Entertainment Magazine

Review #3529: Men in Black III (2012)

Posted on the 29 May 2012 by Entil2001 @criticalmyth

Contributor: Henry T.

Written by Etan Cohen
Directed by Barry Sonnenfeld

One of the more reliable and unfortunate truths in cinema is that the second sequel, or third movie, in a movie franchise is often the worst of the bunch. There are a myriad of reasons for this, from audience fatigue over a franchise’s waning popularity to laziness from all those involved in front of and behind the camera. I’ve learned over time to come into a film with a “3″ at the end of it with significantly lowered expectations. “Men in Black III” also has the advantage over other third films in a trilogy because it has been a full decade since the previous iteration came onscreen. Absence makes the heart grow fonder, as the cliché goes, and in this case, the third film basically denies that “Men in Black II” even existed.

Review #3529: Men in Black III (2012)

This was absolutely the best course of action to take with regards to everything involving the “Men in Black” movie franchise. The first one was an underrated gem, sharp, witty, and perfectly paced. The second film was an elongated product placement disaster. The main players are a little older and a little wiser this time so there’s this easy vibe that permeates through the third film. It surprisingly works, for the most part.

“Men in Black III” opens with Agents Kay (Tommy Lee Jones) and Jay (Will Smith) back in action, protecting the Earth from deadly aliens who want to destroy the planet. This is a complicated plan hatched by Boris the Animal (Jemaine Clement) to kill Kay using a familiar science fiction tool, time travel, before Boris ends up back in jail. So Jay also has to travel back to 1969 to stop Boris from completing his plan. There, he meets Young Agent Kay (Josh Brolin) and they have to figure out what happens to him before Boris kills him. The film has fun with a lot of historical figures and events from that time, including a very significant one in the Moon landing.

This may sound like an oversimplified summation of the plot, but the film plays around with the ridiculousness of the situation Jay is in once he travels back to 1969. He is the modern man stuck in a time that doesn’t have many of the amenities he’s used to and takes for granted. The plot functions like clockwork until the final act, where there is a surprising amount of emotional resonance that you normally don’t get from a science fiction comedy. Sure, there are logical fallacies and plot holes inherent with any story that deals with time travel, but that’s largely brushed off.

There is even a great supporting character in an alien named Griffin (Michael Stuhlbarg), who can see all different possible events that can occur at once. He is a weirder, goofier version of the Observers from Fringe, and a rather unexpected delight from this movie. When Griffin enters the picture, it’s like the screenplay gets a boost in quality. His random thoughts can be funny at times, but they can be poignant as well. He tells this story about the origins of a baseball and why a particular event occurred in a way that makes it sound like poetry. A lot of the second half of the movie, pretty much after Jay comes to 1969, really works whereas it seems like everyone is going through the motions in the present.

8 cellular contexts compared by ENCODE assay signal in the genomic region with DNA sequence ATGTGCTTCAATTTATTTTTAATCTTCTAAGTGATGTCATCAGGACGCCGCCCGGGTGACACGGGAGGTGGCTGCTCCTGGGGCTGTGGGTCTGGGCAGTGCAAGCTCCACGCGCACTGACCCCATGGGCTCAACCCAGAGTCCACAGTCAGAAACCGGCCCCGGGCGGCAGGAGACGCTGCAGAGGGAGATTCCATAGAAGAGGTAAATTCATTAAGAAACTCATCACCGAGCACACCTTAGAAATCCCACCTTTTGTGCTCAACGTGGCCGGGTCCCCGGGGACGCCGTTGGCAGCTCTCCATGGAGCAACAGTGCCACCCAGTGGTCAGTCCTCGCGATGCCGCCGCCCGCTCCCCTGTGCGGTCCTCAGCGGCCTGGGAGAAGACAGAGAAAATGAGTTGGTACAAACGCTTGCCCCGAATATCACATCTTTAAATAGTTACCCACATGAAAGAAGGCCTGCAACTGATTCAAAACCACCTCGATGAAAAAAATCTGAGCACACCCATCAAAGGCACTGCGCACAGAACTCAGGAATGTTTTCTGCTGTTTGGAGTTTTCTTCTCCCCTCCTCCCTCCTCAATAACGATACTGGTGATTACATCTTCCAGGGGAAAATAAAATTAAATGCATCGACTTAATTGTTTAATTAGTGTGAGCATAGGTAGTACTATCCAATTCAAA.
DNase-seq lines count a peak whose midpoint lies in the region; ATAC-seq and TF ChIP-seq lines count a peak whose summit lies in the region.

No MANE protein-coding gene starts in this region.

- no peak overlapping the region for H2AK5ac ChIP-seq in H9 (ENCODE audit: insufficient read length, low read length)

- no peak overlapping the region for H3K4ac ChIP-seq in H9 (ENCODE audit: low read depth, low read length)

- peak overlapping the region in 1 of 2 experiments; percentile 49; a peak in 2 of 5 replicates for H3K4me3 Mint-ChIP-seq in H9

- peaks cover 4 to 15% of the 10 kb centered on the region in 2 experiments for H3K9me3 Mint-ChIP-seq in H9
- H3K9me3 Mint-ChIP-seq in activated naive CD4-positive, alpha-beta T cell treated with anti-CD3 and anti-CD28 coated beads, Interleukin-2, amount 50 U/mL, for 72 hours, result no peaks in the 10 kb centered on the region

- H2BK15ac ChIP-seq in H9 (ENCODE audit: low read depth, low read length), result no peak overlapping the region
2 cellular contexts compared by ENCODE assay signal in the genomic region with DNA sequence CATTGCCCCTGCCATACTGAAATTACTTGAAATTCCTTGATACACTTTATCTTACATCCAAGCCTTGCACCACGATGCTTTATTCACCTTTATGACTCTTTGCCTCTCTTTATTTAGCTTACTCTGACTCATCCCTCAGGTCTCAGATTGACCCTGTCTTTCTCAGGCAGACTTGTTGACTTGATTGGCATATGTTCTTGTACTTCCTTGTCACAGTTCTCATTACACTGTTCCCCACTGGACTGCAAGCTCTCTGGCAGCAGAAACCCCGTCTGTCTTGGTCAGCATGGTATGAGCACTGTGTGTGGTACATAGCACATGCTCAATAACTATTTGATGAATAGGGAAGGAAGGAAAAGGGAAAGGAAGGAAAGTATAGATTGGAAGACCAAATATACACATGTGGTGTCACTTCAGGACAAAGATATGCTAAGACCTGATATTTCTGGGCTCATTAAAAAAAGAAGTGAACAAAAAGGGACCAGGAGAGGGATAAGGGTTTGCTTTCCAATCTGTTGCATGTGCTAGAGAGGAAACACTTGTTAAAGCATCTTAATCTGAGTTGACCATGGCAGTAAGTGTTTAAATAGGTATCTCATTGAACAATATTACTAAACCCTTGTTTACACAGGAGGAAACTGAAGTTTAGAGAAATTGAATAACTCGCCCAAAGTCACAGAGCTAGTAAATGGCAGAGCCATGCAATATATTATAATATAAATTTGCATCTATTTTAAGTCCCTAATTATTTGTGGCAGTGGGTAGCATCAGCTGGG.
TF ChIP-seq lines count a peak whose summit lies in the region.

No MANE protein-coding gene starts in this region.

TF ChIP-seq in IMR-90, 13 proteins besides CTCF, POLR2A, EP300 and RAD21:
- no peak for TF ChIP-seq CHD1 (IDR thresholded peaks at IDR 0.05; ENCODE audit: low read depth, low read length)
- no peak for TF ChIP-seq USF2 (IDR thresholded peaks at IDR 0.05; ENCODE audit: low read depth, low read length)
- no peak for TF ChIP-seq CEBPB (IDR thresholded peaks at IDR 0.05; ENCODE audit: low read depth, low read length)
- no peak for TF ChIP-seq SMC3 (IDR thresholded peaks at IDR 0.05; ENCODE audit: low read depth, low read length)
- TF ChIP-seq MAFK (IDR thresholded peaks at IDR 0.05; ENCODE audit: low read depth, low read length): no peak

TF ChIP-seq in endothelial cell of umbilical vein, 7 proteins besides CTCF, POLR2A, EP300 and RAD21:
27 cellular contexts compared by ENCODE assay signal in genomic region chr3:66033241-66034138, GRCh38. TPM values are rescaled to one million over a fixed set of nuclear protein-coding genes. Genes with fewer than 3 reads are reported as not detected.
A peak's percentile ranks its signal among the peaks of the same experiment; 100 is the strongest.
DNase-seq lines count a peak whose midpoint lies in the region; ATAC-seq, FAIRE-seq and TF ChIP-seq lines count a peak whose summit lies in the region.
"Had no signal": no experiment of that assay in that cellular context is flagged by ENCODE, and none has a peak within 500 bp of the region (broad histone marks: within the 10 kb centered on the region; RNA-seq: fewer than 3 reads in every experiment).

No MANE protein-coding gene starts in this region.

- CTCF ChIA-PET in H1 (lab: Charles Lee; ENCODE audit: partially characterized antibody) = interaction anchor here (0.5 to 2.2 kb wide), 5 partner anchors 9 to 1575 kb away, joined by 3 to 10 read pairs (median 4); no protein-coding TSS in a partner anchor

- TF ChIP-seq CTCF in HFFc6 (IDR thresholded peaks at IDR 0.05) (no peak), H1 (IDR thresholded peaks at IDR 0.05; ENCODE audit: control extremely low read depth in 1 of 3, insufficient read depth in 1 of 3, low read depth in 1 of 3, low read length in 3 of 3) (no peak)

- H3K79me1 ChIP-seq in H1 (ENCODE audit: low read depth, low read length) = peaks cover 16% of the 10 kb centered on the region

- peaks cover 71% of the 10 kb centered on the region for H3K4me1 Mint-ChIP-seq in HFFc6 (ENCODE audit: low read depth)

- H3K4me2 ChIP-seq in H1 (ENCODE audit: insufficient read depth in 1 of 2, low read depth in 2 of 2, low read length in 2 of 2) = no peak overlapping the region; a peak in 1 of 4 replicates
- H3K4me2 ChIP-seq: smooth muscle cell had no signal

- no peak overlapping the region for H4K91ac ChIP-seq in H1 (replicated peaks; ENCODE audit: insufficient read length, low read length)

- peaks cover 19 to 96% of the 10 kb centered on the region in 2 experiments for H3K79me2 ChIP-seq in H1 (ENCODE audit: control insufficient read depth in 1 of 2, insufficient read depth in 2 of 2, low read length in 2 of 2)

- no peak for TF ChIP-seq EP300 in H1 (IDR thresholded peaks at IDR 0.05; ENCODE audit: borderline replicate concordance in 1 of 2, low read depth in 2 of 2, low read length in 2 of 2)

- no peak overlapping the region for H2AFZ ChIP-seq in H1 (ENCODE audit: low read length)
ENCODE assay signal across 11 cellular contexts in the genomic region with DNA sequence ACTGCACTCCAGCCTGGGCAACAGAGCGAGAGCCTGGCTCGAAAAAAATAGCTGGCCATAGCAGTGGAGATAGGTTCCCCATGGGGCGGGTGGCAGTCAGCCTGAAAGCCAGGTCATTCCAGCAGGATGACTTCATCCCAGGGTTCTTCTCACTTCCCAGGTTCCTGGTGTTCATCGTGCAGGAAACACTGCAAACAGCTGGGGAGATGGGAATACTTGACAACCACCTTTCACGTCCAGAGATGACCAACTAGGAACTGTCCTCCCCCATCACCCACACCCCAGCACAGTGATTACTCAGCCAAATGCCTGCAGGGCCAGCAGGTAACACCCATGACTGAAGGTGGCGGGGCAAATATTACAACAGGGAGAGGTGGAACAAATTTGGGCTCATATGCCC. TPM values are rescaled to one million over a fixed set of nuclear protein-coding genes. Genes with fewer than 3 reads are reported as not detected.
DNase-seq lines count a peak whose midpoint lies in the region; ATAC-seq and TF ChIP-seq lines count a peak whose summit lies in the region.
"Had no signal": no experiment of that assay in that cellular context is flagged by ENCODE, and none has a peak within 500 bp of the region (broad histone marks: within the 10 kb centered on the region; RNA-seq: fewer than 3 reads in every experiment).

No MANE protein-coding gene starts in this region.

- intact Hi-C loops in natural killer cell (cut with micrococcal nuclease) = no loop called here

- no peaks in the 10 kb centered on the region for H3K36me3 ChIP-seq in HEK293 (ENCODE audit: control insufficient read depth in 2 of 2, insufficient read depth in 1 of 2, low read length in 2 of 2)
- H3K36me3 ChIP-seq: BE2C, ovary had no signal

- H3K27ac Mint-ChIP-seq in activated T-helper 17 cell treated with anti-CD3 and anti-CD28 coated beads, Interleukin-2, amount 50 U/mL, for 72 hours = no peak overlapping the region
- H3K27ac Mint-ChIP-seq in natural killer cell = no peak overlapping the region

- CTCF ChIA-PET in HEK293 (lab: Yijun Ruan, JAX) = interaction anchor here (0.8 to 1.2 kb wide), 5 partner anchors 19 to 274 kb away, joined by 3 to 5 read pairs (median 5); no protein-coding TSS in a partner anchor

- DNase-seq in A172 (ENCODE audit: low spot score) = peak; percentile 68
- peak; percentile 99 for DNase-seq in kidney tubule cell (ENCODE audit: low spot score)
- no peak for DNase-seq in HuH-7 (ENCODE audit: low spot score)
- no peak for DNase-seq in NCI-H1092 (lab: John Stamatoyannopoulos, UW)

I say that the film works very well once Jay is transported back to 1969. That shortchanges some of the characters in the present timeframe, like Kay and Agent O (Emma Thompson). Tommy Lee Jones gets very little screentime and dialog so most of his acting here is through facial expressions. The Kay of the present time seems overburdened by regrets from his past, and because he is so terse and silent about what happened to him, it adds to the mystery that Jay has to solve once he arrives in the past. There is a reason why Kay doesn’t want to talk about everything, and especially to Jay.

When Jay meets Young Agent Kay (and Brolin does a rather eerie impression of Jones), the film becomes this really weird mix of both sight and dialog gags between the two of them. Andy Warhol (Bill Hader) pops up for a bit. The “Amazin’ Mets” are talked about. The historic Moon landing, as I said, figures into the overall plot by the end. Will Smith seems to be having fun again, and it’s good to see him on a movie screen for the first time in four years. I want to be as cagey as possible with details about the movie because many of the gags surprised me. I thought the jokes would be long played-out (and some, like the celebrities who are secretly aliens being track by MiB, are just that), but it’s all goofy fun. I mean, one alien is used as a literal bowling ball. I’ll leave it at that. I found that gut-busting.

The villain, Boris the Animal, is appropriately menacing, but doesn’t figure much into the plot overall. He’s only there to give both Young Agent Kay and Agent Jay something to fight against. All of it leads up to an emotional conclusion that actually echoes back to the events from the first “Men in Black” film. Like I said, this film rightly treats the second film as if it never existed. I found a lot of that final act very moving. On the surface, this was a goofy comedy, but there’s a message of optimism squeezed in there as well. I’d be hard-pressed to call this film great, but there are worse movies out there. This isn’t a bad film, and that’s a better descriptor than I would have expected to attach to the film when I came in.

Back to Featured Articles on Logo Paperblog